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I may be very wrong

Daniel N Robinson, at the end of a lecture about psychology and the witch hunts in early modern Europe:

What is the moral tale that I hope to have conveyed with this story about minds possessed?
First, theories come quite easily to us when we seek to explain the aberrant or eccentric behavior of others. Secondly, we tend to describe those who are different from ourselves not in the neutral terms of merely different but in the evaluative terms of sick, diseased, sinful. Thirdly, sometimes in our solicitude we take out after those to cure them of diseases that exist only in our theories, and not in them. Fourthly, as reasonable and judicious people, when we set out to do this we want to be sure that we’re using the right kind of method, that we have the right kind of data, that indeed–if there’s something actually juridical or adjudicative going on–that we even have settled and defensible trial procedures.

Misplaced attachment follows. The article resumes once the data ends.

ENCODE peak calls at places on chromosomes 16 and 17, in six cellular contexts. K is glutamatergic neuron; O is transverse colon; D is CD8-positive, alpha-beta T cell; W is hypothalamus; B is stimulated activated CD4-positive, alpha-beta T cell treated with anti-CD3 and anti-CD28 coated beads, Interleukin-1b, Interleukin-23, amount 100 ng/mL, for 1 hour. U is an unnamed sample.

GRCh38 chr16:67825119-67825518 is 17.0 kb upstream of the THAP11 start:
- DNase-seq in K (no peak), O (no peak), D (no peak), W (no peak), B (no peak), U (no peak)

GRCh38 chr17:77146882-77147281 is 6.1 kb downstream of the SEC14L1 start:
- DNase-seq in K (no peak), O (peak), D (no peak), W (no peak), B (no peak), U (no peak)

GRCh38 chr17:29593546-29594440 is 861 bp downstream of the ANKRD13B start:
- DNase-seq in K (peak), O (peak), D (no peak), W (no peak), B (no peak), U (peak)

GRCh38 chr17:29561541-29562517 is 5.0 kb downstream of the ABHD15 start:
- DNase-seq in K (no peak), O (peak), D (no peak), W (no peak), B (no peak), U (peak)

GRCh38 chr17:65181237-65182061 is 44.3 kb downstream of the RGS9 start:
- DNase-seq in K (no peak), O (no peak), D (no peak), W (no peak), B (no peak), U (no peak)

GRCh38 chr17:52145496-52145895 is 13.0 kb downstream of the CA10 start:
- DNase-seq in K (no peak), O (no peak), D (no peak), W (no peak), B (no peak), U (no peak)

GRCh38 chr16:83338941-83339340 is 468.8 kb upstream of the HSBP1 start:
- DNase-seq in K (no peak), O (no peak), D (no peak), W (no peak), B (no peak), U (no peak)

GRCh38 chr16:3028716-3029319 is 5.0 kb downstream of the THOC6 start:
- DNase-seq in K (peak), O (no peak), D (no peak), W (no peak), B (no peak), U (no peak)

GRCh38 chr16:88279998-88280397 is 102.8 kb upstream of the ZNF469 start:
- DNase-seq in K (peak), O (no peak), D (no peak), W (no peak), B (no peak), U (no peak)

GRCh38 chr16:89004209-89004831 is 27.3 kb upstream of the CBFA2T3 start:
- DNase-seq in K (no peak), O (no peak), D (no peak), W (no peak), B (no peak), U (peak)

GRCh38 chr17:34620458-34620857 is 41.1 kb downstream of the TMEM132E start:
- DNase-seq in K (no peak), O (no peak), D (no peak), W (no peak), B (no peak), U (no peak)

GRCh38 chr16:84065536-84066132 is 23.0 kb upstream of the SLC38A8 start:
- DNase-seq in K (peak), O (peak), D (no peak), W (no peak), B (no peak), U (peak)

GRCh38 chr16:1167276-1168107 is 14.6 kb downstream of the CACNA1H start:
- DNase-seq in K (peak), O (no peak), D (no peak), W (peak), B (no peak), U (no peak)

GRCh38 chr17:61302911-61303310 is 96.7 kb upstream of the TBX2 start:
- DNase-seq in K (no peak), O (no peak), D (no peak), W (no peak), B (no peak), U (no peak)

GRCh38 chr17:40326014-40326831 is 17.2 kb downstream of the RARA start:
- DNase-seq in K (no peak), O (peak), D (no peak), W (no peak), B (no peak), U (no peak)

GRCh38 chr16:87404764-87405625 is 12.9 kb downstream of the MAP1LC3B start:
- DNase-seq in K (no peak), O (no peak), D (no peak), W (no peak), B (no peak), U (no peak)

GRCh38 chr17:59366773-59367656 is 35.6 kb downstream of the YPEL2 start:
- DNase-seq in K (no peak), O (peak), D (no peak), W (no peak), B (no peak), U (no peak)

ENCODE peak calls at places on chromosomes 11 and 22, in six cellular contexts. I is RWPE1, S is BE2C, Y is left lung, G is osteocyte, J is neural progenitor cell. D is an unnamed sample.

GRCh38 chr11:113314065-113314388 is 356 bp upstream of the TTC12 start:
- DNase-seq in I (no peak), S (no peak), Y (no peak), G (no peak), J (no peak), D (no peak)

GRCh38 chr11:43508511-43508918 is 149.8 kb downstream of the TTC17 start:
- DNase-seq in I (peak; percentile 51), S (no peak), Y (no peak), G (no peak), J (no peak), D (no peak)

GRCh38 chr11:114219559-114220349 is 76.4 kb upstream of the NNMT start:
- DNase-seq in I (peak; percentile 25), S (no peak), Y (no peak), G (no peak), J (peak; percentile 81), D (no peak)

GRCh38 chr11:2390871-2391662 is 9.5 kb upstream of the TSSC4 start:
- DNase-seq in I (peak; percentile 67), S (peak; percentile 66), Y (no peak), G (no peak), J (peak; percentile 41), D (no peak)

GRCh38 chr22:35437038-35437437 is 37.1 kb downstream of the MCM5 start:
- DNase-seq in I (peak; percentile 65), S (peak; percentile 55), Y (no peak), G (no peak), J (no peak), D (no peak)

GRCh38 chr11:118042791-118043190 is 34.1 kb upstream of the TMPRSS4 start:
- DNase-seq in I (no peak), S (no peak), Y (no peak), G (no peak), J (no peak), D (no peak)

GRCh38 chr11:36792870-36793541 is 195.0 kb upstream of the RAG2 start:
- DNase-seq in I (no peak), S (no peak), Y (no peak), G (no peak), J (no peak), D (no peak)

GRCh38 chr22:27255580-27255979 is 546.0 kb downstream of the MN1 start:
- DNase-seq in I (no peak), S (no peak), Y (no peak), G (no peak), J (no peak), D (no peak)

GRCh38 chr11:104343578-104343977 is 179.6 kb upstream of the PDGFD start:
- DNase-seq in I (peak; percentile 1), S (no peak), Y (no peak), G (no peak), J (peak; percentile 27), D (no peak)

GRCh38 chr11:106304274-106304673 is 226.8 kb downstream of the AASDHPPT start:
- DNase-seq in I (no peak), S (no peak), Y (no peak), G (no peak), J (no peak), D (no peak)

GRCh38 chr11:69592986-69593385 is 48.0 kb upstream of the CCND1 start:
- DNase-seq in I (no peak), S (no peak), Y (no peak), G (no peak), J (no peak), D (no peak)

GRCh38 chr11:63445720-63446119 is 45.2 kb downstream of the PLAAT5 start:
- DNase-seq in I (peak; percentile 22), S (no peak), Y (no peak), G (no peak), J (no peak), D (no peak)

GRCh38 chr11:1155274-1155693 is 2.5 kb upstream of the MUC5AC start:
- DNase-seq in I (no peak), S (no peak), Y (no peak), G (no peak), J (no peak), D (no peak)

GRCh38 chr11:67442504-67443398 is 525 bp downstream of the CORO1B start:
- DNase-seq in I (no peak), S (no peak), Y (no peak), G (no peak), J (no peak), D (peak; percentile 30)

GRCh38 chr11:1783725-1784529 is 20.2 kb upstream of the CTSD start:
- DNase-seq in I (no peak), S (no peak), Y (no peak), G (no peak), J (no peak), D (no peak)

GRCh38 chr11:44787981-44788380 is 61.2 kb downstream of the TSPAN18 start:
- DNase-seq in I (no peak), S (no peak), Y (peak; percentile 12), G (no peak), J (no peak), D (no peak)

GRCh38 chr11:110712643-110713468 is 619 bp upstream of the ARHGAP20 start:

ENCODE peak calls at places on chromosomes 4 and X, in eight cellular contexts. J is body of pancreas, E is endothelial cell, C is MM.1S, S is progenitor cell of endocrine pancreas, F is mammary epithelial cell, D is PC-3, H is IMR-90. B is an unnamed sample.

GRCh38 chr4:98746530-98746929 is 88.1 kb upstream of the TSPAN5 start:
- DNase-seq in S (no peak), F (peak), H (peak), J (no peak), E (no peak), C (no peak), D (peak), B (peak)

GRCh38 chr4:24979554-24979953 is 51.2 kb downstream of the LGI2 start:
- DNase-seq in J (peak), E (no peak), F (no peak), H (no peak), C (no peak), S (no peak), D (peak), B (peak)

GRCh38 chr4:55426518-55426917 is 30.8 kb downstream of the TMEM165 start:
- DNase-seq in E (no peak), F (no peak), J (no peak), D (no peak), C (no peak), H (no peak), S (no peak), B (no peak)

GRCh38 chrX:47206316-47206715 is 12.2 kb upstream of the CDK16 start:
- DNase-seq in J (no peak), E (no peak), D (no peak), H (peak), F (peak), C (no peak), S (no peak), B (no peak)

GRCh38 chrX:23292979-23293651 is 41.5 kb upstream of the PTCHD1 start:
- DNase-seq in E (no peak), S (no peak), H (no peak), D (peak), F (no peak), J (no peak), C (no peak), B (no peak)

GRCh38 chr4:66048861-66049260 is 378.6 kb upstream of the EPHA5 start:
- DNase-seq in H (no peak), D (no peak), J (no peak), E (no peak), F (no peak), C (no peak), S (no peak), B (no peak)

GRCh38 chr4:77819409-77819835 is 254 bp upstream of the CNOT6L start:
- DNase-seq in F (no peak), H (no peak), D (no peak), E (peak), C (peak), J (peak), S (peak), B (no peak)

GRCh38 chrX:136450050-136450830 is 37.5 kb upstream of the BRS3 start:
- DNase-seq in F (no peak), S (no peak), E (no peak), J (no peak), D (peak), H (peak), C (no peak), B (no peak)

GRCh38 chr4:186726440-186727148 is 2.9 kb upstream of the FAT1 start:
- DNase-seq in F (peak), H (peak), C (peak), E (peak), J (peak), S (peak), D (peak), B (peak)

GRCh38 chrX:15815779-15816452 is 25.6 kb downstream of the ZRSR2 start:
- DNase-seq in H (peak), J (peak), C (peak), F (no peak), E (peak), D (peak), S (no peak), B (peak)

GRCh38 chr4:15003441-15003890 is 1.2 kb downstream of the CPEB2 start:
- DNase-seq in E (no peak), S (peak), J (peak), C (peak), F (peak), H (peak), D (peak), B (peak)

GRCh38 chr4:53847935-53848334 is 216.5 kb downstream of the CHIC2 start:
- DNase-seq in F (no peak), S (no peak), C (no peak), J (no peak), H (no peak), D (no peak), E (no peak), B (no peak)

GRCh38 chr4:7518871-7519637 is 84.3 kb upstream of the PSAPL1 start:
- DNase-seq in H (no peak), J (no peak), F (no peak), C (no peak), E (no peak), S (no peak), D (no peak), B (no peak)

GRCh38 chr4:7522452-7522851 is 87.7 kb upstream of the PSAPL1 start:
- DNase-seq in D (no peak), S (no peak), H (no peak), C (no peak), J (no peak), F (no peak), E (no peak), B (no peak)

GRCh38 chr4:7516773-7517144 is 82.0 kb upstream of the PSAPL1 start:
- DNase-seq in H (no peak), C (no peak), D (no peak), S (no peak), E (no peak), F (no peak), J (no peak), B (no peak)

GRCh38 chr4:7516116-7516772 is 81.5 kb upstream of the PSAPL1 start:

I’ve rehearsed the witch panic for you–I shouldn’t call it a panic; it went on for over three centuries–to say that all these consideration were operative at the time, that the motives by and large were probably salutary and even laudable motives, and that the conduct was deplorable, the victims numerous and savaged, the complacency enduring for the better part of three hundred years.
The moral tale is: once you’re absolutely sure what makes Smith tick, you know everything about him you would care to know, look in the mirror and say three times, “I may be wrong, I may be very wrong, I may be hopelessly wrong”, and you’ll probably be right.

Filed by shaun at September 3rd, 2009 under indifferenthonest

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